A number of fossilised footprints believed to belong to a hominid ancestor of modern humans have been stolen from Kissamos on Crete, by a person or persons unknown, authorities revealed on Thursday. Ten of some 40 footprints on the Kasteli site have been cut away and removed from the rock, where they were found by a Polish paleontologist in 2002.

The theft was reported by a member of the public that visited the site on Tuesday and alerted local police, and was later confirmed by the Natural History Museum of Crete.

Police and scientists are now investigating the case, while Kissamos Mayor Thodoris Stathakis, in statements to the Athens-Macedonian News Agency, said it raised an issue of protecting cultural heritage sites in the area.

"The issue of showcasing but also protecting antiquities that exist in the region must be dealt with directly," he said.

In an announcement issued on Thursday, the Natural History Museum of Crete confirmed the theft and was sharply critical of those responsible.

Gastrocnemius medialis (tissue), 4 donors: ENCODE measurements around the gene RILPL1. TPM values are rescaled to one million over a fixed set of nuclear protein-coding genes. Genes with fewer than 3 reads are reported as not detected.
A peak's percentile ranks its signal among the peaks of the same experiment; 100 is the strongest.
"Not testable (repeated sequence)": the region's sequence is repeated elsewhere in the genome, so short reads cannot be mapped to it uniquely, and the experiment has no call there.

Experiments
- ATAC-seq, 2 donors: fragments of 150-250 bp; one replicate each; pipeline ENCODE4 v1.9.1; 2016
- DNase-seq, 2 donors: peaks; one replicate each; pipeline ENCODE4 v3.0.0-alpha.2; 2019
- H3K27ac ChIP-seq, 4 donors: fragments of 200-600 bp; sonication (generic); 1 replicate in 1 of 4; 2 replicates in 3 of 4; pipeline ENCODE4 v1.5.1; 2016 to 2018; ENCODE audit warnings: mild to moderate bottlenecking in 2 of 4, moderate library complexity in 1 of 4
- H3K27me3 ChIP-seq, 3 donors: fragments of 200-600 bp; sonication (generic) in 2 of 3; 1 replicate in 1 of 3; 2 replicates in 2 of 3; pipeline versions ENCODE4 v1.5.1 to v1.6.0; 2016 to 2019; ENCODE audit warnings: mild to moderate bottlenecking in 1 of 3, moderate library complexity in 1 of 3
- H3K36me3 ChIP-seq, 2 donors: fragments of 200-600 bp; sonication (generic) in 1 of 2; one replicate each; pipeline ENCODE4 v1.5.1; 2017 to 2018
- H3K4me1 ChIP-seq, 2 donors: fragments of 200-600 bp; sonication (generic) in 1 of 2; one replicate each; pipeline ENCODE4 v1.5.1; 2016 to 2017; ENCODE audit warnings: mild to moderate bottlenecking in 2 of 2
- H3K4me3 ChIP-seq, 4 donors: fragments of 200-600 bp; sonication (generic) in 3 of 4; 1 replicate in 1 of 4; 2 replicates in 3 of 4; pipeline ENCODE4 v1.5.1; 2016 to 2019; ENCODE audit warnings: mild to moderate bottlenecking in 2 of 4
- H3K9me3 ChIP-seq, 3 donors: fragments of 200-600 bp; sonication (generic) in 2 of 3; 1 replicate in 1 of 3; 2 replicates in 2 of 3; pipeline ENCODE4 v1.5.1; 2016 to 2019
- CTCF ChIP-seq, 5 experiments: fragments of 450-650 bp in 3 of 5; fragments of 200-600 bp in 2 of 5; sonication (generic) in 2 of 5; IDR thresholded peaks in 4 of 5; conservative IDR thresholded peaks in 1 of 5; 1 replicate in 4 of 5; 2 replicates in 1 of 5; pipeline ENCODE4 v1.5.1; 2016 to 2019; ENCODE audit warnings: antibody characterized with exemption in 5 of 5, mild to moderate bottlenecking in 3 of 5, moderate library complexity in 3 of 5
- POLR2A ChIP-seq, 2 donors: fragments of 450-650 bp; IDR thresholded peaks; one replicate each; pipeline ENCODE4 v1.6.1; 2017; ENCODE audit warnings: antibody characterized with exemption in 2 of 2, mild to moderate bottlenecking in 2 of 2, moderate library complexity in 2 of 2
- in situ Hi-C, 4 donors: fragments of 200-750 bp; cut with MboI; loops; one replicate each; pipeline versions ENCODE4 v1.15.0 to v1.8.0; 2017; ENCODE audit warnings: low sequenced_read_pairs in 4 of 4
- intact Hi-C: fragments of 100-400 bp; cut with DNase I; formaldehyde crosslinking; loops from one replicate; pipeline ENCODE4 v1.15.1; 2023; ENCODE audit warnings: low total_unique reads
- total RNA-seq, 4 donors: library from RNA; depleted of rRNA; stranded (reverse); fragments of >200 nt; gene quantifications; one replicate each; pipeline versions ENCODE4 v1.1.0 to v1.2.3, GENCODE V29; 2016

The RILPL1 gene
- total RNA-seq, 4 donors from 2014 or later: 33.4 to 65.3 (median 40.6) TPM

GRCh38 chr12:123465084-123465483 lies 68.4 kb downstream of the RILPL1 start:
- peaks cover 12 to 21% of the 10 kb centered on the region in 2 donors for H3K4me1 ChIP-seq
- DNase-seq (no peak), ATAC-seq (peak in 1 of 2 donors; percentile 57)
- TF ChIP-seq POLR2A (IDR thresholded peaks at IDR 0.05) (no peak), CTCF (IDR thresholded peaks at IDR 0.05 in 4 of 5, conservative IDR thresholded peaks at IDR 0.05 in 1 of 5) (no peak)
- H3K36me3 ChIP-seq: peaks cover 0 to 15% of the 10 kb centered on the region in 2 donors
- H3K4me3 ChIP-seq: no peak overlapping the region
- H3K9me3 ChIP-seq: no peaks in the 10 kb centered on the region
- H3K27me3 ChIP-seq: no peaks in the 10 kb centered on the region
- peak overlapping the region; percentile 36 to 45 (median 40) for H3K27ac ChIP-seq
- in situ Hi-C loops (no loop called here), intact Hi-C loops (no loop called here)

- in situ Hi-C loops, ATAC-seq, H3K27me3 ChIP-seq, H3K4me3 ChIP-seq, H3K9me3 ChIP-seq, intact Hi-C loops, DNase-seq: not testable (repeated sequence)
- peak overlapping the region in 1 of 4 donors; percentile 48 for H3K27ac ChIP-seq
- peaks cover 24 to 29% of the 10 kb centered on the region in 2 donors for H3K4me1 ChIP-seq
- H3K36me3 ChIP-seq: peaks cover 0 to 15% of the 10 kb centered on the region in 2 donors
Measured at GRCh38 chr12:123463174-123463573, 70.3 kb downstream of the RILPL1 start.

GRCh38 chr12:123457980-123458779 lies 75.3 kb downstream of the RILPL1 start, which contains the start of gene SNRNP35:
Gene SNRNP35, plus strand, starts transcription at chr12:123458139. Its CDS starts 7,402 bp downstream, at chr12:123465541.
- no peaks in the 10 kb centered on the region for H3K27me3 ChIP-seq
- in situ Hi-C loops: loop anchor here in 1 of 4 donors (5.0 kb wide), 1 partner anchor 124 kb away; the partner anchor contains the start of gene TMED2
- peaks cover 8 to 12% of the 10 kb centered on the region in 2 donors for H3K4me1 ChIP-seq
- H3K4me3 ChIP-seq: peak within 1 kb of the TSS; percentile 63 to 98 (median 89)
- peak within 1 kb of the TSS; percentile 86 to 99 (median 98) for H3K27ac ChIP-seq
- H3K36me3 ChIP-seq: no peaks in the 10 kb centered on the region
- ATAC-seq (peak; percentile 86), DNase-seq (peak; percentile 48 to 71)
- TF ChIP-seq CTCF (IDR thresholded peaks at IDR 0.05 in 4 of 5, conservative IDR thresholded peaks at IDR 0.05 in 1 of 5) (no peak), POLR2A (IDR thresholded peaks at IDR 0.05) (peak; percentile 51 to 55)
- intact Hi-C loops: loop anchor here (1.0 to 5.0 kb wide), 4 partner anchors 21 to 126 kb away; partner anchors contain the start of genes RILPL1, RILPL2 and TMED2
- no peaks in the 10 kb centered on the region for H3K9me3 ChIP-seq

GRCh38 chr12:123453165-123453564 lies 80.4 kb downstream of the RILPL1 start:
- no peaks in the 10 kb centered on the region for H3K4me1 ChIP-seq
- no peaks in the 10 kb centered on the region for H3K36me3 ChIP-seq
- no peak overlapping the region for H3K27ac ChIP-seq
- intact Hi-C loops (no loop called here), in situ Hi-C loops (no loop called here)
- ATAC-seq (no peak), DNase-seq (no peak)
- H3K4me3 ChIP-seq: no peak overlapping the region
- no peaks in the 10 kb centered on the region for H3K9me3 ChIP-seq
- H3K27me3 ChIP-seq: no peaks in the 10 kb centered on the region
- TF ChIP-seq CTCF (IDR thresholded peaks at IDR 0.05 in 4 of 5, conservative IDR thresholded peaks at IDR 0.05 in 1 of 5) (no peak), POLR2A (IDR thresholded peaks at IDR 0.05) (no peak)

".. Following information we received, a member of the research team, Charalambos Fasoulas, visited Kissamos on Wednesday and carried out an inspection. This confirmed that at some time, probably at the beginning of the previous week, unknown individuals acting selfishly and without conscience had proceeded to destroy and remove from the archaeological site sections of rocks that included 10 footprints out of a total of 40 that have been studied. Mr. Fasoulas went to the police station in the area and reported the incident, providing all information possible," the announcement said.

The announcement also noted that the entire site and the footprints found have been accurately measured and recorded by research teams using laser techniques, so that every part of it is immediately identifiable and recognisable. As a result, it added, it would be impossible to attempt to sell the footprints without this being immediately detected.

"Consequently, if anyone thought that they could profit from this act they are out of luck. The Museum unequivocally condemns this action, which is shameful for our country and for all of us. It accepts the share of responsibility that probably belongs to it and calls on all the agencies and services involved to take immediate action today to protect the site and the fossils from possible similar destructive actions, as well as to take the necessary action to showcase the finds, which was the desire of the entire research team."